American Sentinel Dual Master’s Degrees Launches IT Professional into Management — and a Ph.D. Program

Curtis Lewis_American Sentinel University

Curtis Lewis

Throughout his career, Curtis Lewis has sought out one thing in every job he’s ever held: to help people. “That’s what led me into health care in the first place,” Curtis said. After 11 years in the as an Air Force medic, Curtis earned a Bachelor of Science in information technology from DeVry University in 2000.

 

Curtis started out at Philadelphia-based health insurer Independence Blue Cross and moved into application developer and data analyst roles in other industries for a few years, but returned to health care in 2007. Job opportunities were plentiful, but Curtis wanted to advance his career. “It was difficult to break into management,” says Curtis. “I had the years of experience, but not the graduate-level education.”

Enhancing His Resume
As a busy family man, Curtis knew an online program would best suit his needs. Though his employer offered limited tuition assistance and taking advantage of his Veterans Association benefits, Curtis also wanted to be able to pay the rest out of pocket.

“American Sentinel University had the programs I was seeking to expand my career—and for a very reasonable cost,” he says. To give himself a competitive edge, Curtis enrolled in both the M.S. Business Intelligence and the M.S. Health Systems Management programs. “The health care industry is seeing a big push to implement electronic records, which has created a lot of opportunity for those with a combined health care and technology background. I wanted to create a great resume.”

For flexibility, Curtis left his full-time job and did contract work while in school. There was nothing easy about juggling work, school and family life, but it was manageable with family support. “My family was very understanding and supportive,” he says. “Family time was family time, but when they went to bed, I’d open up my laptop at the kitchen table.” One unexpected side effect, Curtis says, was the positive influence on his son in middle school and college-bound daughter. “I think it made a big impression. We did our homework together. It showed them that education never stops. You’re never too old to stop learning.”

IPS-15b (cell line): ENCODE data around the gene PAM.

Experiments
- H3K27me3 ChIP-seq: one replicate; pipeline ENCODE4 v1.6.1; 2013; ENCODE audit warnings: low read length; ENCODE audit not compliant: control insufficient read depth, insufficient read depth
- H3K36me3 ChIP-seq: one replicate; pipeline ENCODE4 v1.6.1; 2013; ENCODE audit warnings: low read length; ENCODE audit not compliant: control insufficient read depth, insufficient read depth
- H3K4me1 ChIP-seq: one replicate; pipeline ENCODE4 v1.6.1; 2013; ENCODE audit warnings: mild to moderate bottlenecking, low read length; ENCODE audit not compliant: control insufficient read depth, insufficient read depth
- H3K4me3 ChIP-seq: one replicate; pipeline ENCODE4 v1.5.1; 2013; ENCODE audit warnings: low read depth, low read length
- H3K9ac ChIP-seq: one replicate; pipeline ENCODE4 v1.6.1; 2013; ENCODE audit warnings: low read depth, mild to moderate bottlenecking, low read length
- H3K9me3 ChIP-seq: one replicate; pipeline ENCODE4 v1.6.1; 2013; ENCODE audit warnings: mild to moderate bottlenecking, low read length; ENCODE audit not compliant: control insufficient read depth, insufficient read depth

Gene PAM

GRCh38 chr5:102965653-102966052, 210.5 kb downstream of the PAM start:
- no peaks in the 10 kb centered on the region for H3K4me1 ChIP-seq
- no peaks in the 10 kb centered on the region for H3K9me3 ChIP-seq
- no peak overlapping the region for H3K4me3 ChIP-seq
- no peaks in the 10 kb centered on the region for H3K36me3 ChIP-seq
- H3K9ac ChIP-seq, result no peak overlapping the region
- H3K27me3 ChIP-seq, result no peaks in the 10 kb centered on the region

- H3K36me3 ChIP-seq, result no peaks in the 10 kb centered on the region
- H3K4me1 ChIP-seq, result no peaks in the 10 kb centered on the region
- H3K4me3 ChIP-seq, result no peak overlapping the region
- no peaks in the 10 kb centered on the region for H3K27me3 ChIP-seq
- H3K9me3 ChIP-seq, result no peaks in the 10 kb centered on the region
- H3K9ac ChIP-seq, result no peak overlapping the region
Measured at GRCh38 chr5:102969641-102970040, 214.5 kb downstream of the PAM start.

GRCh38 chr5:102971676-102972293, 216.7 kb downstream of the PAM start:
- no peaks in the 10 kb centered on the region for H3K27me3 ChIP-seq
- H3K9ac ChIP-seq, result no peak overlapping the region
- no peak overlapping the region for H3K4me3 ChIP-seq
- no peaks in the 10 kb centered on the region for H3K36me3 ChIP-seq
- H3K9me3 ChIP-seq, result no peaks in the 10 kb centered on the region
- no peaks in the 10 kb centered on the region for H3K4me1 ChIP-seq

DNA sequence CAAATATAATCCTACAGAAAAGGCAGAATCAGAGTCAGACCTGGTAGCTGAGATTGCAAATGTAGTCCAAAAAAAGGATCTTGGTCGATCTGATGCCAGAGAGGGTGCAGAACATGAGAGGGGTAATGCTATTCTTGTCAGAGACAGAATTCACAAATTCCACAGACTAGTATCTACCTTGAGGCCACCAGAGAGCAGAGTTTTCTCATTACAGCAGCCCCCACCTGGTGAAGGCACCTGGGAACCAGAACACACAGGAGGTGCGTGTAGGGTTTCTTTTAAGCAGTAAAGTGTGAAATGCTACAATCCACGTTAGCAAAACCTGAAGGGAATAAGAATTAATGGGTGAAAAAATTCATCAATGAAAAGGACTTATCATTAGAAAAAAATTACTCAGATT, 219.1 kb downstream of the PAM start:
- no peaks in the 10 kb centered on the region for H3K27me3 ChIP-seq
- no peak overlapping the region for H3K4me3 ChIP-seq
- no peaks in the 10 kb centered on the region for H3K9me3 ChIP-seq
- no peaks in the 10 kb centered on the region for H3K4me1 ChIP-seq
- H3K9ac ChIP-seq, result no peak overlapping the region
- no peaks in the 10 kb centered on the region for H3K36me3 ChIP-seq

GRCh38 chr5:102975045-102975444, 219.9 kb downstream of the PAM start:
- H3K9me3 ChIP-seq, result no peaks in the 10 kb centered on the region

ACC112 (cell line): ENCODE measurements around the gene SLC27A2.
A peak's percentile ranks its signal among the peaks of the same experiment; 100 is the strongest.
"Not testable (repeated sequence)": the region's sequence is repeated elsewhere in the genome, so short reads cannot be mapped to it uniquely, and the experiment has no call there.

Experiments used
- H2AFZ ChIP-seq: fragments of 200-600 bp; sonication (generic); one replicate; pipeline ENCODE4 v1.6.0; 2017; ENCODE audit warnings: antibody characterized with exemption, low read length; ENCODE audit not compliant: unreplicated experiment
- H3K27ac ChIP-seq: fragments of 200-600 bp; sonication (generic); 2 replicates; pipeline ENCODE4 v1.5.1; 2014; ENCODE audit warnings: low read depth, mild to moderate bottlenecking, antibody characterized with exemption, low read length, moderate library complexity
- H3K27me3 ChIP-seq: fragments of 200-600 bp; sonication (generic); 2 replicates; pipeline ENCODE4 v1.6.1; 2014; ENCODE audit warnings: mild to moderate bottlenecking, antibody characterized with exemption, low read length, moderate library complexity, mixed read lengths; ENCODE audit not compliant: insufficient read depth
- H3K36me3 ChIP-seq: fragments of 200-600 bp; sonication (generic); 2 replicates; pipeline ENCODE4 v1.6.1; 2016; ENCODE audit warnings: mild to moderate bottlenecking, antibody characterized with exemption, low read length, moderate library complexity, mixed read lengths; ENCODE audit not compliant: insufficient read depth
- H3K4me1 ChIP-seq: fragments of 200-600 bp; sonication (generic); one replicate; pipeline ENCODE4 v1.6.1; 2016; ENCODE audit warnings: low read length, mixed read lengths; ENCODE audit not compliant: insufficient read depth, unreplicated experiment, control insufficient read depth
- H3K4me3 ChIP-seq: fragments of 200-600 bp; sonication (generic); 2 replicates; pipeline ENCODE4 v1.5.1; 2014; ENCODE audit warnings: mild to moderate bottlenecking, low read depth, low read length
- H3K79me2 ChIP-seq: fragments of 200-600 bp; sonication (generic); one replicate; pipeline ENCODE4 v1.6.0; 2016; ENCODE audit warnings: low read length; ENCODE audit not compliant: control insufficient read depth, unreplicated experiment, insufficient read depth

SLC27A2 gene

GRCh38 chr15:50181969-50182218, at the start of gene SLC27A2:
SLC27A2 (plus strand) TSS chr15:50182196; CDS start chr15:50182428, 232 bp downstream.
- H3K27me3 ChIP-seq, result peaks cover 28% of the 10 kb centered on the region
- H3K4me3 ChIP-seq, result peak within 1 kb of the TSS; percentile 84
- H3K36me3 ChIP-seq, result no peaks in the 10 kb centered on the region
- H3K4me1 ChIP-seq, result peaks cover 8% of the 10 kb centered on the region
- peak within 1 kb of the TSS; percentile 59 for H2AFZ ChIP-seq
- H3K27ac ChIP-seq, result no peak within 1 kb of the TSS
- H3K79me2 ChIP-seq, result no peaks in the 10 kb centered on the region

A Year of Change
2012 was a big year for Curtis, who graduated in April and landed a new job at Philadelphia Workforce Development Corporation in October. It is his first time stepping out of the health care realm in six years, but the opportunity was right up his alley.

“The organization helps underprivileged people gain meaningful employment,” he says. “This job appealed to me because I believe in their mission.” As a director of IT management services, Curtis oversees a staff of nine. It was a big leap, he admits, but one he was able to make because of his education. “I brought an extensive IT background, two master’s degrees and a passion for their vision.”

At American Sentinel, Curtis caught the education bug—and yet again, he is plotting the next step of his career in helping others. He began in April at Capella University’s online Ph.D. in information technology. His goal: to start a foundation that teaches computer skills to inner-city children and inspires them to go to college.

“There is a big difference between kids who learn about computers early on and kids who don’t,” he says. Having a Dr. in front of his name, Curtis says, will add credibility when he starts seeking grant funding one day. “I gained great enthusiasm while at American Sentinel. So I’m just going to keep going.”

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